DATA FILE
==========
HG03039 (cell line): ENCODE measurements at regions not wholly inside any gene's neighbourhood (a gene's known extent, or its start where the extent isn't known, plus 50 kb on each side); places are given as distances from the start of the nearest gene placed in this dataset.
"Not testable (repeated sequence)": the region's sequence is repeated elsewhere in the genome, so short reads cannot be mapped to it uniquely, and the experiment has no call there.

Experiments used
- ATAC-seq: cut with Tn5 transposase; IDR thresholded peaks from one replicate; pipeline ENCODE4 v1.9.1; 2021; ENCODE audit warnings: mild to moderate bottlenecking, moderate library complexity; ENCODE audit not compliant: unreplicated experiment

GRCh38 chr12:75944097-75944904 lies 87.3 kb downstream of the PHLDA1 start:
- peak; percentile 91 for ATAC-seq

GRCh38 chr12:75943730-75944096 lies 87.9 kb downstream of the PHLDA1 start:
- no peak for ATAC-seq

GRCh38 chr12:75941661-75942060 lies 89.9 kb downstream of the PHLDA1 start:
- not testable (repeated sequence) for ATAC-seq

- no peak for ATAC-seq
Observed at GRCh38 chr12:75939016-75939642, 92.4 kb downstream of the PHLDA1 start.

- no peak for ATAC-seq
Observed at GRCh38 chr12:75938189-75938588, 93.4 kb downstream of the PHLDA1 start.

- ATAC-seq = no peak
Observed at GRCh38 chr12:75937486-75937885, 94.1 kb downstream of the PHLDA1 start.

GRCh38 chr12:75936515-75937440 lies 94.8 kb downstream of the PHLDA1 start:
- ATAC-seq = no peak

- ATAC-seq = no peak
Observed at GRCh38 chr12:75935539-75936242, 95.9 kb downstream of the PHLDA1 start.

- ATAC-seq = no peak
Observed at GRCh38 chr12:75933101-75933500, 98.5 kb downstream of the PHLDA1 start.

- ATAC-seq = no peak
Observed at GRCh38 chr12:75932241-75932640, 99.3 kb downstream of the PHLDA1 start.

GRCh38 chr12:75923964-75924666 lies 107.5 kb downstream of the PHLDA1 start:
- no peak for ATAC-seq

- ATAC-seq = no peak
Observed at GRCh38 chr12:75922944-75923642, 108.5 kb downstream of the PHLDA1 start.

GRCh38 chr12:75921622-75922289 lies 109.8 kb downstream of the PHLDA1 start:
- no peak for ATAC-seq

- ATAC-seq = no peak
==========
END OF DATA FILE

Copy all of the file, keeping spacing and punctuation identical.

HG03039 (cell line): ENCODE measurements at regions not wholly inside any gene's neighbourhood (a gene's known extent, or its start where the extent isn't known, plus 50 kb on each side); places are given as distances from the start of the nearest gene placed in this dataset.
"Not testable (repeated sequence)": the region's sequence is repeated elsewhere in the genome, so short reads cannot be mapped to it uniquely, and the experiment has no call there.

Experiments used
- ATAC-seq: cut with Tn5 transposase; IDR thresholded peaks from one replicate; pipeline ENCODE4 v1.9.1; 2021; ENCODE audit warnings: mild to moderate bottlenecking, moderate library complexity; ENCODE audit not compliant: unreplicated experiment

GRCh38 chr12:75944097-75944904 lies 87.3 kb downstream of the PHLDA1 start:
- peak; percentile 91 for ATAC-seq

GRCh38 chr12:75943730-75944096 lies 87.9 kb downstream of the PHLDA1 start:
- no peak for ATAC-seq

GRCh38 chr12:75941661-75942060 lies 89.9 kb downstream of the PHLDA1 start:
- not testable (repeated sequence) for ATAC-seq

- no peak for ATAC-seq
Observed at GRCh38 chr12:75939016-75939642, 92.4 kb downstream of the PHLDA1 start.

- no peak for ATAC-seq
Observed at GRCh38 chr12:75938189-75938588, 93.4 kb downstream of the PHLDA1 start.

- ATAC-seq = no peak
Observed at GRCh38 chr12:75937486-75937885, 94.1 kb downstream of the PHLDA1 start.

GRCh38 chr12:75936515-75937440 lies 94.8 kb downstream of the PHLDA1 start:
- ATAC-seq = no peak

- ATAC-seq = no peak
Observed at GRCh38 chr12:75935539-75936242, 95.9 kb downstream of the PHLDA1 start.

- ATAC-seq = no peak
Observed at GRCh38 chr12:75933101-75933500, 98.5 kb downstream of the PHLDA1 start.

- ATAC-seq = no peak
Observed at GRCh38 chr12:75932241-75932640, 99.3 kb downstream of the PHLDA1 start.

GRCh38 chr12:75923964-75924666 lies 107.5 kb downstream of the PHLDA1 start:
- no peak for ATAC-seq

- ATAC-seq = no peak
Observed at GRCh38 chr12:75922944-75923642, 108.5 kb downstream of the PHLDA1 start.

GRCh38 chr12:75921622-75922289 lies 109.8 kb downstream of the PHLDA1 start:
- no peak for ATAC-seq

- ATAC-seq = no peak